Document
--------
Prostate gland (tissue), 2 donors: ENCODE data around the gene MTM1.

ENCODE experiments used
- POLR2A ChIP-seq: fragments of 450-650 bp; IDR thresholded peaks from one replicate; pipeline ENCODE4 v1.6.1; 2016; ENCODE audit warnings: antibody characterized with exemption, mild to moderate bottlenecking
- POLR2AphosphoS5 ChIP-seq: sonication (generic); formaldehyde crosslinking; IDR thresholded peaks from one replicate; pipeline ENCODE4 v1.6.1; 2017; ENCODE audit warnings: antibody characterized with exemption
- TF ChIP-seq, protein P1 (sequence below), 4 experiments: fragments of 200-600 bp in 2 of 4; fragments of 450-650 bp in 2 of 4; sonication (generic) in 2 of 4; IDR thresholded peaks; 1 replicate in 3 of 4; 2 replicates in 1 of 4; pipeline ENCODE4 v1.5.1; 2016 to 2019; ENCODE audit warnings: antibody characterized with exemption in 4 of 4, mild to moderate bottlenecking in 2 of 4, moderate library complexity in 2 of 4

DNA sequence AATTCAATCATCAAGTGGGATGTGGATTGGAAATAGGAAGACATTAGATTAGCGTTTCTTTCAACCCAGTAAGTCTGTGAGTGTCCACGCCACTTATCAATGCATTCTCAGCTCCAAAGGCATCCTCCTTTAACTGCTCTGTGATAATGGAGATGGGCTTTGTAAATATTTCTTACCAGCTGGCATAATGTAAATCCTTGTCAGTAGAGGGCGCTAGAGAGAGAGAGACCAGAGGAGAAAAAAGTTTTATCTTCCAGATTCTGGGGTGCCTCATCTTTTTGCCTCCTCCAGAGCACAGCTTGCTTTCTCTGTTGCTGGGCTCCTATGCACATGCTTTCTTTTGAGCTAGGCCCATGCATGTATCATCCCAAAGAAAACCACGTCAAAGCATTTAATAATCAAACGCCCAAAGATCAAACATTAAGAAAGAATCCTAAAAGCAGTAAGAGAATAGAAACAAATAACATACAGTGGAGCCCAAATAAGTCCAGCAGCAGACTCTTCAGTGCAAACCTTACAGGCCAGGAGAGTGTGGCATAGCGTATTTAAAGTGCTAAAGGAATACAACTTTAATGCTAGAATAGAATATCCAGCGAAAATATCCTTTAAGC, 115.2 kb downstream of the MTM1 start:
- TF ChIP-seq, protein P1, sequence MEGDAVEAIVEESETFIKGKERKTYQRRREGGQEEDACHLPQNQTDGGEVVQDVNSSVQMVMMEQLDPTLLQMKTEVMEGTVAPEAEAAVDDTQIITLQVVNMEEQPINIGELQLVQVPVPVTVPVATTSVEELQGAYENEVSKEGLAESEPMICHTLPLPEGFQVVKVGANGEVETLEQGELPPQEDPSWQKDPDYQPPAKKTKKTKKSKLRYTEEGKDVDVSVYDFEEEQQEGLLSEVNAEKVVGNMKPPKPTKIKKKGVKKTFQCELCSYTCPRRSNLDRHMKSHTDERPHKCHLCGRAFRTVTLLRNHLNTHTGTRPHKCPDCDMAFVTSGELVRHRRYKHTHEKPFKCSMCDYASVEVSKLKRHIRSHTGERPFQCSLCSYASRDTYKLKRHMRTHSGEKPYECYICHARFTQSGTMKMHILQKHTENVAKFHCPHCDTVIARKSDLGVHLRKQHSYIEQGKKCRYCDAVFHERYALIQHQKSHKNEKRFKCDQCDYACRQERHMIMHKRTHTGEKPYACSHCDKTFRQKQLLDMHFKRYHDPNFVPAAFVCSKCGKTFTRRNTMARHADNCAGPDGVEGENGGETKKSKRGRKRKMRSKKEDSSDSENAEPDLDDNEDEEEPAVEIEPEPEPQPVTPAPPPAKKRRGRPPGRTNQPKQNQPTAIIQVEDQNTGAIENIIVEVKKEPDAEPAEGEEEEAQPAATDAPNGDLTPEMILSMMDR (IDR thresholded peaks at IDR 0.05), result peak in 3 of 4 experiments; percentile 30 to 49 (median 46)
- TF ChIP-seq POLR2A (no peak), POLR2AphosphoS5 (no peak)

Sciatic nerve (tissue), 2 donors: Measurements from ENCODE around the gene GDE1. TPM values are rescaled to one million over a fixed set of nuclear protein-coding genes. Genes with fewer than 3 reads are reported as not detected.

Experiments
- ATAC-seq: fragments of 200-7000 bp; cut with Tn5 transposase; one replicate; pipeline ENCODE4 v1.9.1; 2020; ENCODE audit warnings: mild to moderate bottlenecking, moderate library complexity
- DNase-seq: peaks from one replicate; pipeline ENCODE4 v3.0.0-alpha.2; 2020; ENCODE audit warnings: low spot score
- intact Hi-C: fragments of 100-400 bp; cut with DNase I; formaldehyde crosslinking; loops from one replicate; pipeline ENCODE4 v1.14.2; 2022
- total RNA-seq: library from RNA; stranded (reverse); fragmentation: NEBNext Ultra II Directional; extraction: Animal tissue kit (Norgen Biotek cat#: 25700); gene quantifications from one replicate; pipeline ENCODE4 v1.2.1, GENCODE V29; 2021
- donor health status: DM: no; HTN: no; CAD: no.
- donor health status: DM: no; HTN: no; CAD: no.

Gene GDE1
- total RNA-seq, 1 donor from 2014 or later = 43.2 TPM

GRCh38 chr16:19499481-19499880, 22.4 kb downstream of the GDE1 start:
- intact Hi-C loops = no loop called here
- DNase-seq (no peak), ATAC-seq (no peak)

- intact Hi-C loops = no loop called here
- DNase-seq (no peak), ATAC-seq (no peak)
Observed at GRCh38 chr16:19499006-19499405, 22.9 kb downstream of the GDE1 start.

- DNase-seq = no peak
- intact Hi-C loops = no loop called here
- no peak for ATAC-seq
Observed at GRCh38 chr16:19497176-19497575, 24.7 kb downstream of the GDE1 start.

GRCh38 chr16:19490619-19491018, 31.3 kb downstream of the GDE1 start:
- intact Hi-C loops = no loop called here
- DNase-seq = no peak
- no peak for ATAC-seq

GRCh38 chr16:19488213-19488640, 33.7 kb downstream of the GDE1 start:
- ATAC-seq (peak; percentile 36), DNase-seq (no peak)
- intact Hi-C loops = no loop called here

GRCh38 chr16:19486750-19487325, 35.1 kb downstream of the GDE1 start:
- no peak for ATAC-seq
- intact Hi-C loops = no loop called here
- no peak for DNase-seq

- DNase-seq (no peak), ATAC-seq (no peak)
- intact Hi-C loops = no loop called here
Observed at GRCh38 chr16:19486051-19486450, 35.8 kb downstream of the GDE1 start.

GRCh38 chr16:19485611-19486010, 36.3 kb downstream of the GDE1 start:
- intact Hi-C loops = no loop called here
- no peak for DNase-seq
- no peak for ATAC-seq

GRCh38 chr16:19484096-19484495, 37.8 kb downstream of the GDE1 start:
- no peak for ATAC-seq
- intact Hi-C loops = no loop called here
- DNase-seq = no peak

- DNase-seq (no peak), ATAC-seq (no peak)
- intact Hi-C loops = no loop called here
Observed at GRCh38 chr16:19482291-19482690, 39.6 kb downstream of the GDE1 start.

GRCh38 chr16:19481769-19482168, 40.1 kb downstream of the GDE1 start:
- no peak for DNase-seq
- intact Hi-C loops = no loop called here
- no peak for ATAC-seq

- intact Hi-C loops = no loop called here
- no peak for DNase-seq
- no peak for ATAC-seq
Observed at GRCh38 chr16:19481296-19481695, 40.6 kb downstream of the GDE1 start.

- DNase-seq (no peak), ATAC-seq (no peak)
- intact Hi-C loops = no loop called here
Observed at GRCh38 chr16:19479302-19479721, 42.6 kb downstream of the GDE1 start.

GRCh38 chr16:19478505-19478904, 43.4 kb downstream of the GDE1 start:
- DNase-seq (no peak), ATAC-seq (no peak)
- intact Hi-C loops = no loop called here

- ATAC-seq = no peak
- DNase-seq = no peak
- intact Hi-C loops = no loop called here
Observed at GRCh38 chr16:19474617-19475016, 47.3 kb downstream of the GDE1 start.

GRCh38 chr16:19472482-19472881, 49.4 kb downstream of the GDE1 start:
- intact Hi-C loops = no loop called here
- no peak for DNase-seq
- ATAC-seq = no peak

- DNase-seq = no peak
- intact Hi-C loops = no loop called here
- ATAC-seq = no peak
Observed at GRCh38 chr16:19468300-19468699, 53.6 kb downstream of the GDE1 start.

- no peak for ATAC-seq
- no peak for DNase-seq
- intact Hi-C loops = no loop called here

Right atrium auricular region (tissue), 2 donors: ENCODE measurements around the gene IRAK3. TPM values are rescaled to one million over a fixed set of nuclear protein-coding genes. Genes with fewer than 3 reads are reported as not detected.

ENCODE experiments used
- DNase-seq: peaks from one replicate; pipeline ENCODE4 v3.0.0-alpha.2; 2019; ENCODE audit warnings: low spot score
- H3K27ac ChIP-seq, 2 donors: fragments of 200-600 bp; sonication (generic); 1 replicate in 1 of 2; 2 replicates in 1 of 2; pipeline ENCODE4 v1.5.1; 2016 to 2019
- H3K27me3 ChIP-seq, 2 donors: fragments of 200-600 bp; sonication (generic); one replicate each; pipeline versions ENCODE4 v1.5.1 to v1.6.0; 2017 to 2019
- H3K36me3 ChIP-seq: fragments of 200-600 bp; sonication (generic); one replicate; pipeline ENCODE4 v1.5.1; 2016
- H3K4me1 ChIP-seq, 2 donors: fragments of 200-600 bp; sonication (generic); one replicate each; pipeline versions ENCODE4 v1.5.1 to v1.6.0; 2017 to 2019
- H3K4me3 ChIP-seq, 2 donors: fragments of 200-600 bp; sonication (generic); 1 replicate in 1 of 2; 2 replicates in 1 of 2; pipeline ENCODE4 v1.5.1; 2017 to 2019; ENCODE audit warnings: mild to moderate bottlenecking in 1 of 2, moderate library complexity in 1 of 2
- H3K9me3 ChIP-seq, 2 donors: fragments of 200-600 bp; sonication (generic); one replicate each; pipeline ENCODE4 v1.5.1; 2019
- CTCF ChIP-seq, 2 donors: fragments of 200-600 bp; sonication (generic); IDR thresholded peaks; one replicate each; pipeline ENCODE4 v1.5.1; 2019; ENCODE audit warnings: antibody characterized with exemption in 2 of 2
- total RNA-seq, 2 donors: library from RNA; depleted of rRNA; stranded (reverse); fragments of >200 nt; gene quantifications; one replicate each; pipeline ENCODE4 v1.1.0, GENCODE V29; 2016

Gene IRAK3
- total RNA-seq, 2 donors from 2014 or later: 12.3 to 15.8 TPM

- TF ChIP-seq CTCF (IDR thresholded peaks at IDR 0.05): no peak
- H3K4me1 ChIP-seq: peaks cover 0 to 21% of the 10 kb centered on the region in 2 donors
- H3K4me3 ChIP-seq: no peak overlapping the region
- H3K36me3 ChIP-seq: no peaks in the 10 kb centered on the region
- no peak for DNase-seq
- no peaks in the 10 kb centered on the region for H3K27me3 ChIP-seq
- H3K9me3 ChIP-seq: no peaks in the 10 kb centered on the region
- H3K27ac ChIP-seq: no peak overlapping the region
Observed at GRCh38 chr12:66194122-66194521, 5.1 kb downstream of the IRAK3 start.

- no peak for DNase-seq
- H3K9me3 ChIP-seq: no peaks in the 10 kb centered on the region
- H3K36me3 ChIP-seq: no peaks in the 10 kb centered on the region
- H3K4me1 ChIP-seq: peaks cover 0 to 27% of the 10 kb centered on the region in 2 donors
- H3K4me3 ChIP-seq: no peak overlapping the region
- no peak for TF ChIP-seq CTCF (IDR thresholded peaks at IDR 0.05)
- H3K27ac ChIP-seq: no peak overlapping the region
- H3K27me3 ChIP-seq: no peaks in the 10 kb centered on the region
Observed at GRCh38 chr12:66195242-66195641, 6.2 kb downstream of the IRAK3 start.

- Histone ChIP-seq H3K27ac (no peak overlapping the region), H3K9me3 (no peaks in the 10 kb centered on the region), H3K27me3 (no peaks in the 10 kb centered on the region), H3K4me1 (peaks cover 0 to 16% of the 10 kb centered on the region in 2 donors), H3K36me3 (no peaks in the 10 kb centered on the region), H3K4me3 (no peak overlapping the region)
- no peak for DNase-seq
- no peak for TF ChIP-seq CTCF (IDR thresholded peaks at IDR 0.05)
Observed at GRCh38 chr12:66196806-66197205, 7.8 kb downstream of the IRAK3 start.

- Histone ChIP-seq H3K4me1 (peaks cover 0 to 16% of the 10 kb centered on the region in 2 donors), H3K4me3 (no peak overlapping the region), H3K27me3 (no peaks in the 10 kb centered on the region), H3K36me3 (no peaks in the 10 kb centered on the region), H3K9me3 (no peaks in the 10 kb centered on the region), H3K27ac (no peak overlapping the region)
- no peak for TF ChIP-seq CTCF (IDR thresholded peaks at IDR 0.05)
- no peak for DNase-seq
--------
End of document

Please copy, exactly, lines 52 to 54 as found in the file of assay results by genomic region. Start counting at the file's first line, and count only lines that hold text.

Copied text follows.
- intact Hi-C loops = no loop called here
Observed at GRCh38 chr16:19482291-19482690, 39.6 kb downstream of the GDE1 start.

GRCh38 chr16:19481769-19482168, 40.1 kb downstream of the GDE1 start: